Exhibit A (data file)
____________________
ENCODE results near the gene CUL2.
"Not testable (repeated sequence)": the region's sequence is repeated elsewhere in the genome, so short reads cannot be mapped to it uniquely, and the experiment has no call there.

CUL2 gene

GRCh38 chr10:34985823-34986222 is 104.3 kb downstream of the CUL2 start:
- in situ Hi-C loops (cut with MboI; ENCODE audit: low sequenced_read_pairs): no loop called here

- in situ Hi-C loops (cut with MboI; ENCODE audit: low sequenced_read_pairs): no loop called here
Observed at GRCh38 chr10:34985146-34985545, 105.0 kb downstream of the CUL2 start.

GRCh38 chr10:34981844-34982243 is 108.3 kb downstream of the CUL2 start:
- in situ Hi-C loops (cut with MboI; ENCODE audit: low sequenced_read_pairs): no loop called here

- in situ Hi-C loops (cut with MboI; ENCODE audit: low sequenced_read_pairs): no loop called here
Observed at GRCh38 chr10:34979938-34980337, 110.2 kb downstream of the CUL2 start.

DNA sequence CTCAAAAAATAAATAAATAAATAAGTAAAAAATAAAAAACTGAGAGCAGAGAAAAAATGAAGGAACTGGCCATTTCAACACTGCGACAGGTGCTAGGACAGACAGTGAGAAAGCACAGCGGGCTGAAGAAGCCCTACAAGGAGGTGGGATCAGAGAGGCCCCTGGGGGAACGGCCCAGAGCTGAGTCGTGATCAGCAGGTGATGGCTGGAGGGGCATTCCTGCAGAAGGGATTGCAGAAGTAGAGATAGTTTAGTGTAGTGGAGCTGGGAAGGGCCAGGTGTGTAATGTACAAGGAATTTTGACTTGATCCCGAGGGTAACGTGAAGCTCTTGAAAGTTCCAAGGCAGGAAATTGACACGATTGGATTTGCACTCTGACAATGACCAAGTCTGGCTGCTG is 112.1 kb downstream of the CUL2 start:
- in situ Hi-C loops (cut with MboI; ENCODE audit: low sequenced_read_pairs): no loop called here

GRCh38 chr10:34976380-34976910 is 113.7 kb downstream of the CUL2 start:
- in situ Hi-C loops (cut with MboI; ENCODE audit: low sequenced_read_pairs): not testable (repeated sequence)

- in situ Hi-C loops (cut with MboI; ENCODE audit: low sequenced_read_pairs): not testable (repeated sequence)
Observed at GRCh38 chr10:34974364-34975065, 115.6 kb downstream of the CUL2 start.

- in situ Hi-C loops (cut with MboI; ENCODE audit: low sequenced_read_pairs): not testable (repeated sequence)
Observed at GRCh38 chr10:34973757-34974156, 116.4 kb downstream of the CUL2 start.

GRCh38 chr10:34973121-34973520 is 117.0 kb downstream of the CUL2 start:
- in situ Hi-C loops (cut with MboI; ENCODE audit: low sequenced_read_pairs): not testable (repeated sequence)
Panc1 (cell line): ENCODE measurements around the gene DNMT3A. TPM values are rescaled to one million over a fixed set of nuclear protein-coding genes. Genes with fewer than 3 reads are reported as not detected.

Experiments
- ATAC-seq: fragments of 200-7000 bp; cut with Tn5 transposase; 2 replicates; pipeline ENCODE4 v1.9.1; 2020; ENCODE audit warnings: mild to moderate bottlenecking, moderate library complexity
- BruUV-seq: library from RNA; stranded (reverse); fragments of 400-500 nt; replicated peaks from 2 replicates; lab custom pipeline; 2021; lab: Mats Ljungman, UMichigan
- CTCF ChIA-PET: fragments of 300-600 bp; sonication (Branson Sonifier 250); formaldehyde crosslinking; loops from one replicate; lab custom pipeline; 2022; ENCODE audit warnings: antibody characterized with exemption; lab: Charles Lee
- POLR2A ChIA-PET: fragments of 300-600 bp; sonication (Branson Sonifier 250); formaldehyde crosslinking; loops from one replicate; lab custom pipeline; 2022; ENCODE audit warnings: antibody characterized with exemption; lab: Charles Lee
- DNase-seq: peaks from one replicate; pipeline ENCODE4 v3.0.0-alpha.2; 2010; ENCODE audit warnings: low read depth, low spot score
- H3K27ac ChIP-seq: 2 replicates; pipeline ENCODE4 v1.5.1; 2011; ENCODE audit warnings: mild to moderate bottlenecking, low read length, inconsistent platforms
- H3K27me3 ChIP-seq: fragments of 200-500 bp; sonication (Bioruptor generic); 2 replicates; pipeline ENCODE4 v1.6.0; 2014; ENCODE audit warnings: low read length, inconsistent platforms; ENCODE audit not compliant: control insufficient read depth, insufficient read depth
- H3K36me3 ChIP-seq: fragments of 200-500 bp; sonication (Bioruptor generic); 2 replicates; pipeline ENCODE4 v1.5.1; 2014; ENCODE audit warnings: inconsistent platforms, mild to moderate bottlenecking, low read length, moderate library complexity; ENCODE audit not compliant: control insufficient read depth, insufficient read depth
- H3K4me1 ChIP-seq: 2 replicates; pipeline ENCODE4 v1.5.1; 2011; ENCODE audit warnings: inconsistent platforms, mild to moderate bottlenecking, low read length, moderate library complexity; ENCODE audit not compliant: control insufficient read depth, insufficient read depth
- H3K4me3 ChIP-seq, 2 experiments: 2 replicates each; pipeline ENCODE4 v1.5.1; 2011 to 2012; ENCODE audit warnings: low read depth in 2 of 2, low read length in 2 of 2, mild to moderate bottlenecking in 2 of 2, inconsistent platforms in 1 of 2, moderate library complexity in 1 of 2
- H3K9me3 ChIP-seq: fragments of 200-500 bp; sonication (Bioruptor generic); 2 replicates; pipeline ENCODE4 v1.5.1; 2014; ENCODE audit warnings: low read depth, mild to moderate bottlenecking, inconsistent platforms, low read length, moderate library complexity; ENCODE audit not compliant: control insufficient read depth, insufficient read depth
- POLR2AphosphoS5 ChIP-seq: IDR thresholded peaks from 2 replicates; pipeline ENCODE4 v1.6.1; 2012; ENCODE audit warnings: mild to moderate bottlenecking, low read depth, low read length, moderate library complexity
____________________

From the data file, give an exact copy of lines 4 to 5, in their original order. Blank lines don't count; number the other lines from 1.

GRCh38 chr10:34985823-34986222 is 104.3 kb downstream of the CUL2 start:
- in situ Hi-C loops (cut with MboI; ENCODE audit: low sequenced_read_pairs): no loop called here